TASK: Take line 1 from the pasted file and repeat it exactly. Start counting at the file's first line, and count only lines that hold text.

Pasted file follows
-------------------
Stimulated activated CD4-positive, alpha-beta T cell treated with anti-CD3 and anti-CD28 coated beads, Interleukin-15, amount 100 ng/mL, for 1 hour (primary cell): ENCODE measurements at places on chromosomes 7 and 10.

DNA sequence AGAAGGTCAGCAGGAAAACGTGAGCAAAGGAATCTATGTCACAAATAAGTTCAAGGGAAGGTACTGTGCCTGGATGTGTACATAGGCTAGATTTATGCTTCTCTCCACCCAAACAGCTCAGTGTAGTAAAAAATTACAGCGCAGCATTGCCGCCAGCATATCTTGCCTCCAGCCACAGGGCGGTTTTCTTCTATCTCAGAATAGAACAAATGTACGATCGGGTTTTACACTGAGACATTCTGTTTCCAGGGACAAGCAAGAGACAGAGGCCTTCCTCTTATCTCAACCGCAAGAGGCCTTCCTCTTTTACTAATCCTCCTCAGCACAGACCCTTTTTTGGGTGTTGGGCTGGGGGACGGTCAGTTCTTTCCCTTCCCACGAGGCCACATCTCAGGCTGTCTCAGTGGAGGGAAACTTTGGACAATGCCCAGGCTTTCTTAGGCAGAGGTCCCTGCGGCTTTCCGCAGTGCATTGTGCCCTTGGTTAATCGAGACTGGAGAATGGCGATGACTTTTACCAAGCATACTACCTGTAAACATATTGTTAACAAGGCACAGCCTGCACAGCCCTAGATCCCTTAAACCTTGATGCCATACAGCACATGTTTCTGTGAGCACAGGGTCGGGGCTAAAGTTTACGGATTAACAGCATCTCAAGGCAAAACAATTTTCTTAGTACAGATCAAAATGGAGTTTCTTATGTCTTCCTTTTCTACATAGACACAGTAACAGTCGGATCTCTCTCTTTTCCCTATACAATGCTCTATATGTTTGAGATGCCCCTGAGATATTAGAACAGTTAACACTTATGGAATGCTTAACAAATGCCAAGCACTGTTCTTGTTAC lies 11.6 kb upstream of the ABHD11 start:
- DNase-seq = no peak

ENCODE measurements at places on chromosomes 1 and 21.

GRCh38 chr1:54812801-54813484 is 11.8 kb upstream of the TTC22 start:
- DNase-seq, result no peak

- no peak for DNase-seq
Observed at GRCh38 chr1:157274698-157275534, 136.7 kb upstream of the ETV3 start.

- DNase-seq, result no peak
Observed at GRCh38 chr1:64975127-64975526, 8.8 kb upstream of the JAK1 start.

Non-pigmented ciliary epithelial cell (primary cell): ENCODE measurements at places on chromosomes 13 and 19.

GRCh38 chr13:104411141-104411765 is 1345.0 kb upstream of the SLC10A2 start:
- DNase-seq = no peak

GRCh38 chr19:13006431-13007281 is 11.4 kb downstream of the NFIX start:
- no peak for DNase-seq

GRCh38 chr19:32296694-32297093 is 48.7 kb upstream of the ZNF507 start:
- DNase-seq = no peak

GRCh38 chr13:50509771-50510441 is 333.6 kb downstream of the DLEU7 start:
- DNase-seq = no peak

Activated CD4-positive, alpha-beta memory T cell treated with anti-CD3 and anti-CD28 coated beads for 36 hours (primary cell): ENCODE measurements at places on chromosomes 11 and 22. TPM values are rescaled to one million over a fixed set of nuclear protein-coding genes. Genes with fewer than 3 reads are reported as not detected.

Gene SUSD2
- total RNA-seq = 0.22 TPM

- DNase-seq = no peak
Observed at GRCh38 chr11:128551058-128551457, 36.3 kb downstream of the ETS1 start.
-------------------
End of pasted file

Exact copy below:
Stimulated activated CD4-positive, alpha-beta T cell treated with anti-CD3 and anti-CD28 coated beads, Interleukin-15, amount 100 ng/mL, for 1 hour (primary cell): ENCODE measurements at places on chromosomes 7 and 10.